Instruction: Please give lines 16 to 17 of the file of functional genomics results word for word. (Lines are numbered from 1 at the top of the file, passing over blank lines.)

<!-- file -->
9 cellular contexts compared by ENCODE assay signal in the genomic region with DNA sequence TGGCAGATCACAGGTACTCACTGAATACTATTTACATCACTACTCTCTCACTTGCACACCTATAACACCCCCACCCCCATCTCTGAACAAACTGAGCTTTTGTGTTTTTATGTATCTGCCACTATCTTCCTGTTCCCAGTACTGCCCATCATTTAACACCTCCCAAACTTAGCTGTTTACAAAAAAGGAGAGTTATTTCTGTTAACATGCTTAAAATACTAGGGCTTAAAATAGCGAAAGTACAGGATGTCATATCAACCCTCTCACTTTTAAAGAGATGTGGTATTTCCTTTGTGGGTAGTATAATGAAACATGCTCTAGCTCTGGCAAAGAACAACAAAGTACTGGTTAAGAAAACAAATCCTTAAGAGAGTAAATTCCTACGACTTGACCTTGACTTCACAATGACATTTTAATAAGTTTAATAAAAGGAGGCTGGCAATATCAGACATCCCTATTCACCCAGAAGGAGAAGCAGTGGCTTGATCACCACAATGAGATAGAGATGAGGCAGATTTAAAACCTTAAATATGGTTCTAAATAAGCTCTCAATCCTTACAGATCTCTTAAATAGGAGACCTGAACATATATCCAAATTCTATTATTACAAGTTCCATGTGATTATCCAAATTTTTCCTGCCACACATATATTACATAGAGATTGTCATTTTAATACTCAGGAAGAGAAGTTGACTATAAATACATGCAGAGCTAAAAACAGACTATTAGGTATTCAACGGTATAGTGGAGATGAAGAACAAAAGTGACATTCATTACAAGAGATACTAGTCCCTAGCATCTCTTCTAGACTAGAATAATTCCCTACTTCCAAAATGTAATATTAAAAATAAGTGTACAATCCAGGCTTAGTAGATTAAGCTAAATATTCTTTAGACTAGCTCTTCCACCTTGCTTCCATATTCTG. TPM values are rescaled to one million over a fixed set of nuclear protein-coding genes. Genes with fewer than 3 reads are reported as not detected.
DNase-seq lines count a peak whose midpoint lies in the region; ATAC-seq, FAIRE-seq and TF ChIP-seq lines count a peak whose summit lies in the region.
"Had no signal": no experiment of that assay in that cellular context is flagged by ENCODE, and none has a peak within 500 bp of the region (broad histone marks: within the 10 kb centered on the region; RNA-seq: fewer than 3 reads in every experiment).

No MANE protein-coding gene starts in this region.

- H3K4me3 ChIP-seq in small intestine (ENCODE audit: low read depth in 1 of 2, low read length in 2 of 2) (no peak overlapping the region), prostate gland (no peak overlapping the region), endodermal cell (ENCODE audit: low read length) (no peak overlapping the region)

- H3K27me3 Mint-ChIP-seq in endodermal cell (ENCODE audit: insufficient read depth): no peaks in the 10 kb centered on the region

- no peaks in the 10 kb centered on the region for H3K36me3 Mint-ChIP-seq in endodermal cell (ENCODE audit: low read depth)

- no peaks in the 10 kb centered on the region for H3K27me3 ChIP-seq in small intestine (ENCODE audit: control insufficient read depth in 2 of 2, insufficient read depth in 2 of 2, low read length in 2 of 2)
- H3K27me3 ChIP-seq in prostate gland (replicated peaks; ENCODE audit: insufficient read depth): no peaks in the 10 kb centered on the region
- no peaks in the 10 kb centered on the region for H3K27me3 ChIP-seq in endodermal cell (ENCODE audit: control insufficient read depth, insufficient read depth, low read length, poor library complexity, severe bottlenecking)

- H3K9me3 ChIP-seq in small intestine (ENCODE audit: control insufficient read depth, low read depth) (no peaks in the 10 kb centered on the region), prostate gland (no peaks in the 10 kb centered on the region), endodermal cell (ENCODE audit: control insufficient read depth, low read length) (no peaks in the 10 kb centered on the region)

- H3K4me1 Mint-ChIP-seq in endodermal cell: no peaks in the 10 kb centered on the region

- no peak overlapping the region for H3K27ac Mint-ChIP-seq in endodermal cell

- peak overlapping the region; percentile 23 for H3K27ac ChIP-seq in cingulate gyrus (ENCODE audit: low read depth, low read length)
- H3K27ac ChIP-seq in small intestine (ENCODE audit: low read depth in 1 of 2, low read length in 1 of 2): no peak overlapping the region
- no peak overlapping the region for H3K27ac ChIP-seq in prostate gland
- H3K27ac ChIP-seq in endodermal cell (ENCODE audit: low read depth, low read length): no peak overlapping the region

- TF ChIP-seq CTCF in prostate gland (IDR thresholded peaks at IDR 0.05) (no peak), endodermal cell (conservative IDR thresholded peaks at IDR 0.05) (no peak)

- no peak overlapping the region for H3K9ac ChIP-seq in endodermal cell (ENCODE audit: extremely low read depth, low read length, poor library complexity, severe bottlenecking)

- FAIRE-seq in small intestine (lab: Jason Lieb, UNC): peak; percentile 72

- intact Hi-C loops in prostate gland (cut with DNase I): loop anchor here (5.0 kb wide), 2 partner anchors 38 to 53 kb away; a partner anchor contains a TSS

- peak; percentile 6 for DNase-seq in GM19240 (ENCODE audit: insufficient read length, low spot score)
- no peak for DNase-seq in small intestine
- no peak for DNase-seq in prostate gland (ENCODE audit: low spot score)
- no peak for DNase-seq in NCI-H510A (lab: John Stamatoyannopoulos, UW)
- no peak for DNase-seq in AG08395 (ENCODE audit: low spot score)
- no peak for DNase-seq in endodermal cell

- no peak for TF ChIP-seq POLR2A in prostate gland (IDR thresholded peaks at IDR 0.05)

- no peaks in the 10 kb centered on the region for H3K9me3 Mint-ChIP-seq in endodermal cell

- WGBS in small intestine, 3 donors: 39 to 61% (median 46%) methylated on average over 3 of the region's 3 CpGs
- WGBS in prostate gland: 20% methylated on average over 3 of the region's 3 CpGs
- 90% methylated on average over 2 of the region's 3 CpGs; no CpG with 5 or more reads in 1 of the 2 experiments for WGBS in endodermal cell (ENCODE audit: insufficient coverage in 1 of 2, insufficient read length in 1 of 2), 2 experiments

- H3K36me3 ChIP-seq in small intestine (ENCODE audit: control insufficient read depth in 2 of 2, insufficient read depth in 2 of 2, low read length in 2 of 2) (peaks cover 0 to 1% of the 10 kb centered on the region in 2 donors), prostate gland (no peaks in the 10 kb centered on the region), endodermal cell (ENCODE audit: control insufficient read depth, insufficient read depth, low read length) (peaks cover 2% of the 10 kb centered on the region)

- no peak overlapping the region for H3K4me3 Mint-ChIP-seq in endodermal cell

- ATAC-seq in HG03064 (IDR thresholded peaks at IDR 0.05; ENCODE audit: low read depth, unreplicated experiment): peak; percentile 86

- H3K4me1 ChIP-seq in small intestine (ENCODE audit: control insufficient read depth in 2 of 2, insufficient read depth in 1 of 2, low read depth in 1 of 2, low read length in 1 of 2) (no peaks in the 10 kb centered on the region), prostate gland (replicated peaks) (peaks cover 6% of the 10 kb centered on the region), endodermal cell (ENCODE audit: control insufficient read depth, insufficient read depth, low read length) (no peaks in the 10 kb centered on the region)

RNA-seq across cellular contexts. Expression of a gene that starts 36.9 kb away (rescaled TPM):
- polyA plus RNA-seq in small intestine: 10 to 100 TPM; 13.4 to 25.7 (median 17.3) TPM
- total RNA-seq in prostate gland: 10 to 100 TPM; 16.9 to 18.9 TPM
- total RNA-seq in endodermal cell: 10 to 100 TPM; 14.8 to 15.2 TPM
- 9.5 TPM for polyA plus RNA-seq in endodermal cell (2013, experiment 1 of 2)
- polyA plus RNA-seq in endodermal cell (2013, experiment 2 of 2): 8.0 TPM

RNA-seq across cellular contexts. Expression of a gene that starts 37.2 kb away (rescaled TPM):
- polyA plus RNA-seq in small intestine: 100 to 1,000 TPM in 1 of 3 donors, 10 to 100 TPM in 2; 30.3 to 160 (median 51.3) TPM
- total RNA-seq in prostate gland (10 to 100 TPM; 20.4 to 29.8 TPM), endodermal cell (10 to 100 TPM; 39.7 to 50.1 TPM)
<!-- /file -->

- no peak overlapping the region for H3K27ac ChIP-seq in prostate gland
- H3K27ac ChIP-seq in endodermal cell (ENCODE audit: low read depth, low read length): no peak overlapping the region